I will give your link a little better reading, please hold on.

This message is a reply to:
 Message 158 by MartinV, posted 12-15-2006 8:42 PM MartinV has replied

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MartinV 
Suspended Member (Idle past 5908 days)
Posts: 502
From: Slovakia, Bratislava
Joined: 08-28-2006


Message 160 of 188 (371433)
12-21-2006 4:14 PM
Reply to: Message 159 by Brad McFall
12-15-2006 8:54 PM


Re: Regarding the difference of Davison and Brad
Brad,
you inspired me and I am now in the half of Kants "Prolegomena" - it will take at least one month to it read at all. As far as I can judge now the notion of "likeness" is an apriori judgment of the reason. So I am not sure if mimic predators have also notion of "likeness" and if predators can make synthetic judgment of it.
(especially if the mimic does not looks exactly as the model during initial small gradual steps of darwinistic "process" of explanation of advantage of "likeness" of mimicry).
Especially using Kants thoughts on judgment I am not so sure birds can be mislead by mimic (Franfurkter structuralism school too?) . Btw we should be aware of the fact that perception of colors are no way function of light spectrum entering the eye but of complicated process of the brain that can see color even if the color frequency is not present in the light entering into the eye (the fact observed first by Goethe and Schopenhauer - and neglected by science - was really observed only some 15 - 25 years ago).
Edited by MartinV, : No reason given.
Edited by MartinV, : No reason given.
Edited by MartinV, : No reason given.

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 Message 159 by Brad McFall, posted 12-15-2006 8:54 PM Brad McFall has replied

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 Message 161 by Brad McFall, posted 12-21-2006 5:51 PM MartinV has replied

Brad McFall
Member (Idle past 5112 days)
Posts: 3428
From: Ithaca,NY, USA
Joined: 12-20-2001


Message 161 of 188 (371467)
12-21-2006 5:51 PM
Reply to: Message 160 by MartinV
12-21-2006 4:14 PM


Re: Regarding the difference of Davison and Brad
Thanks so much for the compliment. THAT is the best thing I can recieve and IS the reason I am on EvC and the web. Thanks.
I think can get an idea of what you are thinking about. I will need to read Kant's Critique of Pure Reason some more (I have not read more in to it at all this fall).
I had not ever really tried to think about a synthetic apriori "likeness" in a predator before. It is obvious that it can be thought about in "terms" of architectural metaphors etc and given that Gould was taken with them as to his narrative junctures with Creationism I see NOW, now that you mentioned it, that indeed the "growth" of biological thought can be thought retrodictively to the issue of "mimic" predators of such likeness(es).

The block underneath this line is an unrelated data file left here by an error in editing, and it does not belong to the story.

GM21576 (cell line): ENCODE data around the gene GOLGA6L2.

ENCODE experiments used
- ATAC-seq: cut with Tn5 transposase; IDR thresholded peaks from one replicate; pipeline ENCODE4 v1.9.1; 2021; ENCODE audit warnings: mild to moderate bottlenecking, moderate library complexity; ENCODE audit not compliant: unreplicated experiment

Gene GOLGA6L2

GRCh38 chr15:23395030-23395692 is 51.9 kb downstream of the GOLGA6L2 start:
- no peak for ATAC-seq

That is less obvious but extremely interesting to my intuition. I will try to find mental space for the thought.
I have a page from Woodger's "Biology and Language" copied at
http://axiompanbiog.com/releases.aspx
subtitled, "Phenotypes and Environmental Sets" which is an obvious or clear junction for me as I try to see just what a synthetic mimic predator likeness may or may not be, is. This is where Woodger defines the word "FUNCTOR" and it depends on the "parental environment" and may likely bear on Kant's use of "parent" being different than a filial generation in that "the environment" is common across the generation where in Mendel there is a difference between "in the country" and "in the garden" divided by the difference of dominant and recessive. Needless to say, whether Woodger's semantics will work or if a deviation from a return to Russell's ideas on a line in the history of logic, one of the two, the "likness" as it is synthetic and a priori should exist seems to me to be constructable and thus at Kant's difference of math and philosophy. For instance Henderson in panbiogeography restricts issues of "common environment" to only spatial parameters, thus disregarding strictly thermodynamic contributions say. I am not certain if this would be a variation or a variable at this time.
Gould simply tried to make much MORE adoo about Bauplane"" than the form no matter the reduction, seems to make a (silver) likeness, to.
Edited by Brad McFall, : some spelling

This message is a reply to:
 Message 160 by MartinV, posted 12-21-2006 4:14 PM MartinV has replied

Replies to this message:
 Message 165 by MartinV, posted 01-05-2007 7:24 PM Brad McFall has replied

MartinV 
Suspended Member (Idle past 5908 days)
Posts: 502
From: Slovakia, Bratislava
Joined: 08-28-2006


Message 162 of 188 (374072)
01-03-2007 4:07 PM


Bird predation of butterflies